Frost rides Milansbar to victory in Classic Chase at Warwick
WITH a big crowd, sunshine and a record £183,000 in prize money, the stage was set for Saturday’s Betfred Classic Chase Day, Warwick’s big meeting of the season, and it didn’t disappoint as Milansbar provided jockey Bryony Frost with another big-race winner in front of the television cameras, writes David Hucker.
Despite the ground drying out on the chase course, the trip of three miles and five furlongs of the Classic Chase still took a bit of getting.
With Milansbar and Missed Approach setting a strong gallop from the off, few really got into the race and, in the end, it proved a comfortable success for Frost, whose mount bounced back from a disappointing run in last week’s Welsh Grand National.
Only the second female jockey to win after amateur Rosemary Henderson in 1993 when the race was known as the Brooke Bond Oxo National, Frost enjoyed a trouble-free passage and Milansbar finished like a fresh horse to beat Cogry by eleven lengths, with Missed Approach back in third, receiving a quote of 50-1 for the Randox Health Grand National from Paddy Power.
As well as the big one, there was plenty of interest in the Grade 2 Ballymore Leamington Novices’ Hurdle, won last year by Willoughby Court, who went on to score at the Cheltenham Festival.
Whether this year’s victor Mr Whipped scales the same heights remains to be seen, but he was a convincing winner on the day, despite veering sharply to his right after hitting the front at the final flight.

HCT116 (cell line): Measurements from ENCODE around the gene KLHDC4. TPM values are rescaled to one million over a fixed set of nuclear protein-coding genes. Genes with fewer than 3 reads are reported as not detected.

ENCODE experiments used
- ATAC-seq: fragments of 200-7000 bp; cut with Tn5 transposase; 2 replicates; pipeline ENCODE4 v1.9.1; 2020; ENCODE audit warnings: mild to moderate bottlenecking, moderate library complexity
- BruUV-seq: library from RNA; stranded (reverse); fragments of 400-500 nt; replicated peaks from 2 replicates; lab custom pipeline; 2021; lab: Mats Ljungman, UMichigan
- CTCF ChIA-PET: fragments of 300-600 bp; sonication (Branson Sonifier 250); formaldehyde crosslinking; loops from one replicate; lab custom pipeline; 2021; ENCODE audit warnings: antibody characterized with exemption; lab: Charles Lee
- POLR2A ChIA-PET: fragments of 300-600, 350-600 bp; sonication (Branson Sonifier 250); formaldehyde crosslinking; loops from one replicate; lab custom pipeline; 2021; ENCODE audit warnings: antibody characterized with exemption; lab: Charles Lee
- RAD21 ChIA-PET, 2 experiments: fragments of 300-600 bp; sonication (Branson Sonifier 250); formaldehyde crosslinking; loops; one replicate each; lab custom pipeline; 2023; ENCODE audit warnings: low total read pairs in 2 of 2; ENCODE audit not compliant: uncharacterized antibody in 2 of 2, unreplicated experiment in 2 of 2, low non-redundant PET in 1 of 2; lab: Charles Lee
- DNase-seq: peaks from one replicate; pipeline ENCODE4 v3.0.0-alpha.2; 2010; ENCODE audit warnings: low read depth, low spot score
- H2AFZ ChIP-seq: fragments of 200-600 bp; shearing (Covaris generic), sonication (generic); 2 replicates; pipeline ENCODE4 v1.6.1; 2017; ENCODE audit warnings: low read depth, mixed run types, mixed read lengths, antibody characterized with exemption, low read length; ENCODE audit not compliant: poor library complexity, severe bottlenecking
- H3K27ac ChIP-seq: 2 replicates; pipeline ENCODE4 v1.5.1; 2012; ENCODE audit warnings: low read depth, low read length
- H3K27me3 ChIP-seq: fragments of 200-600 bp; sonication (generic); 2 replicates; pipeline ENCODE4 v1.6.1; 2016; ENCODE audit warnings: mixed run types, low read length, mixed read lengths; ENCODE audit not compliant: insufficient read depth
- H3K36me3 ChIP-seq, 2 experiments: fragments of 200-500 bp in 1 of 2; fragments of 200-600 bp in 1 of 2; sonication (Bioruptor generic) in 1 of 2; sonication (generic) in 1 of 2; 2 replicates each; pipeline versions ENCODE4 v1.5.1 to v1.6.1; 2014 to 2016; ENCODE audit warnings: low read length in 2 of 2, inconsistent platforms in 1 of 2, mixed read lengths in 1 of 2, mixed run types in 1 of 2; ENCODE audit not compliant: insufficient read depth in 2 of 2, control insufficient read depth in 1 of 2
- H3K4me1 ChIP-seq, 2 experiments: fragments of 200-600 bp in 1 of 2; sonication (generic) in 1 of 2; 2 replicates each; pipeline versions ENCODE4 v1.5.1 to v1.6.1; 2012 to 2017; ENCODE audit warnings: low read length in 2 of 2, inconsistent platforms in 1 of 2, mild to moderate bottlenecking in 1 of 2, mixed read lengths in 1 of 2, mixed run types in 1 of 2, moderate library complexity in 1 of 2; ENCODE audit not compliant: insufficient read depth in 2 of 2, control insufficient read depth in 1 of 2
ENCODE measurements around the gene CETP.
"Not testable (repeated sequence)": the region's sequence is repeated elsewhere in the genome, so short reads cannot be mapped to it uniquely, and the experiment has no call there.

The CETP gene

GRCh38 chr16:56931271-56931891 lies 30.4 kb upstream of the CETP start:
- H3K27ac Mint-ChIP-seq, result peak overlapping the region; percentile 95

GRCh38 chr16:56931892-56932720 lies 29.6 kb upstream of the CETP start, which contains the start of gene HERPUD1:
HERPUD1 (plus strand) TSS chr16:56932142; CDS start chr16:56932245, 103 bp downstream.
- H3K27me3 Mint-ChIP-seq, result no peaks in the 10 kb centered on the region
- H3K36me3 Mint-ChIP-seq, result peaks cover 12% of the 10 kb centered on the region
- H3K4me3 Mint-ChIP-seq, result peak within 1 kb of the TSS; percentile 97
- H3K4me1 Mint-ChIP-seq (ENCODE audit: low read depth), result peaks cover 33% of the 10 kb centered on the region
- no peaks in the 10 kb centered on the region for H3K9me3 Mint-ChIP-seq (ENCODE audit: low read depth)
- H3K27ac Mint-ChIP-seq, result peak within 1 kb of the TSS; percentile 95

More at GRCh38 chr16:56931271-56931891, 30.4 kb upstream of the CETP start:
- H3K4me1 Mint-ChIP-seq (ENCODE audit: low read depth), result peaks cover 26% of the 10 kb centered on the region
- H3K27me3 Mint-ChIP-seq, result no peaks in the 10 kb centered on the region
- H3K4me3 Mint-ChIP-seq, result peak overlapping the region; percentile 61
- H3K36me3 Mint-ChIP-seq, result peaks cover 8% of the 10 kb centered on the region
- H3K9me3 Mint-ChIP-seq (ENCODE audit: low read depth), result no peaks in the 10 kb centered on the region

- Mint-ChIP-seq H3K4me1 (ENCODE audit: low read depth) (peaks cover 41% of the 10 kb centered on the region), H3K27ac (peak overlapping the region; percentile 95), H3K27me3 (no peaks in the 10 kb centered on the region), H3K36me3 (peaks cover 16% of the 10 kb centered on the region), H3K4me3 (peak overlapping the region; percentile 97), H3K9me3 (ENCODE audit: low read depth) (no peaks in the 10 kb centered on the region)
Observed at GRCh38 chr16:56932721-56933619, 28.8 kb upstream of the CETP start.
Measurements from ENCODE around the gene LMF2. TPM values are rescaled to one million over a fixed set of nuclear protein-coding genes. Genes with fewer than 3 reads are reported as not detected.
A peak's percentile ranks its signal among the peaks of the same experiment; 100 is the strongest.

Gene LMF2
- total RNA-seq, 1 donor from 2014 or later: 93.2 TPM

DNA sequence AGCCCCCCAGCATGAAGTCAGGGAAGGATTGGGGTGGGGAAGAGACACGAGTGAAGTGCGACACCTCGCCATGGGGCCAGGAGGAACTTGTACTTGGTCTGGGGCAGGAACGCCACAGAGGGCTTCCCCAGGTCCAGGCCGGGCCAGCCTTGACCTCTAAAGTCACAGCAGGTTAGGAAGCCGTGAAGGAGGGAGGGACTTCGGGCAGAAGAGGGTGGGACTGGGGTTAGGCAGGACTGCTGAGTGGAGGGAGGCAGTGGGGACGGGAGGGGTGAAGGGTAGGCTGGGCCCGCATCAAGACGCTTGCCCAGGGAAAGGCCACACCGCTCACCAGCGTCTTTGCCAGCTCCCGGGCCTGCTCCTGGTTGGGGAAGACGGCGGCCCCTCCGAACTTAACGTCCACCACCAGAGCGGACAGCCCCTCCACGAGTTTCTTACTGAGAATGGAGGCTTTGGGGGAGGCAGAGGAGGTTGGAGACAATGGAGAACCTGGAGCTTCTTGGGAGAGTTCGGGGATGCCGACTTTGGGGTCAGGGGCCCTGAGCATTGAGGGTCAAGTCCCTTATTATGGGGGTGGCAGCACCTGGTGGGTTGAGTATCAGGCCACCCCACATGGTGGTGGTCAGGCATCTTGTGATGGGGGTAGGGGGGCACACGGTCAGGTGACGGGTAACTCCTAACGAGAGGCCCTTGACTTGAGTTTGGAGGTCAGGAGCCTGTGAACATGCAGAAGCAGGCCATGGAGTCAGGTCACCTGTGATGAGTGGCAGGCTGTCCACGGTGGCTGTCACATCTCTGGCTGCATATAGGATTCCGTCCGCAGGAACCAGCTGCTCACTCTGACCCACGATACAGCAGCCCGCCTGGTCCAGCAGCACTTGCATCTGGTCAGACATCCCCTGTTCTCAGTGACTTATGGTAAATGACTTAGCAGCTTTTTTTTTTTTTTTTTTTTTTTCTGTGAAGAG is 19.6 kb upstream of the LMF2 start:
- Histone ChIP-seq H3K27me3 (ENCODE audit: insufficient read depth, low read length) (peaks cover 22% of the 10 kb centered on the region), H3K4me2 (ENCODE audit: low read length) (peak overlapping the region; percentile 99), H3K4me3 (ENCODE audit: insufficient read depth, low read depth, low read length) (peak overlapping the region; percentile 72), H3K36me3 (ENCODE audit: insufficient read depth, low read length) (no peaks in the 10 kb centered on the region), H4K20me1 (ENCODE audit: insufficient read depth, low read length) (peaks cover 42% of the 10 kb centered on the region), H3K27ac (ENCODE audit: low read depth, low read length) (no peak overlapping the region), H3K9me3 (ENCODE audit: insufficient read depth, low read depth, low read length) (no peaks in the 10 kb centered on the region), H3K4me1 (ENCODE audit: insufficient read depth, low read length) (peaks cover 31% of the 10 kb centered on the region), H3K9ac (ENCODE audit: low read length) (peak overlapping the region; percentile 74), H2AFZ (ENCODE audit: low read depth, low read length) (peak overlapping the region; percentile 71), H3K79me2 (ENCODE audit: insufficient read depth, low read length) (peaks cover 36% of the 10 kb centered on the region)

Bought for £160,000 after winning an Irish point-to-point, Mr Whpped was recording his third win from as many races and completed a good afternoon for Lambourn trainer Nicky Henderson who also had three winners at Kempton Park.
There was a competitive field of seventeen for the opening Betfred Supports Jack Berry House Novices' Handicap Hurdle with Ardmayle and WithPleasure sharing favouritism at 6-1.
Neither looked like winning, however, as the Robin Dickin trained All Is Good made the running, but was being challenged on all sides entering the straight, with none going better than 14-1 shot Vado Forte.
Despite being less than fluent at the second-last flight, he always had too much in hand for his rivals, coming home by seven lengths to bring up Herefordshire trainer Tom Lacey’s 21 winner, equaling last season’s total.
The money came for Big Jim in the following Edward Courage Cup Handicap Chase and punters were smiling as Harry Bannister took him straight into the lead, having their rivals in trouble some way out.
With the Dan Skelton representative Azzuri never a factor, it was left to Imjoeking to mount a challenge going to the last, but another good jump sealed it for Big Jim, who is trained by Alex Hales on the same Edgecote Estate from where Edward Courage sent out a string of high-class chasers in the second half of the last century.
Hales looked to have a good chance of doubling up with Duel At Dawn in the Betfred Home Of Goals Galore Hampton Novices' Chase (Listed Race), the first of four races televised on ITV4, and, having jumped to the front at the first fence down the back straight, he set sail for home.
Travelling well in behind was the only mare in the race, Ms Parfois, and she came to take over at the penultimate obstacle, showing a good turn of foot with Sean Bowen to score by five lengths and earn a quote of 25-1 from Unibet for the National Hunt Chase at the Festival.
There was another open-looking race for the Pertemps Network Handicap Hurdle (Series Qualifier), with the first six home eligible to enter the Final in March.
It was the progressive Black Ivory who prevailed, reeling in Sykes from the last to give Yorkshire trainer Malcolm Jefferson a quick double after the success of Waiting Patiently in Kempton’s feature chase.
With no form to go on, the Betfred "Newcomers" Standard Open National Hunt Flat Race was a bit of a guessing game, but it threw up a clear-cut result when 4-1 shot Thebannerkingrebel, made all the running to storm home from Brigadier Bob, with favourite Baby Ted staying on into third.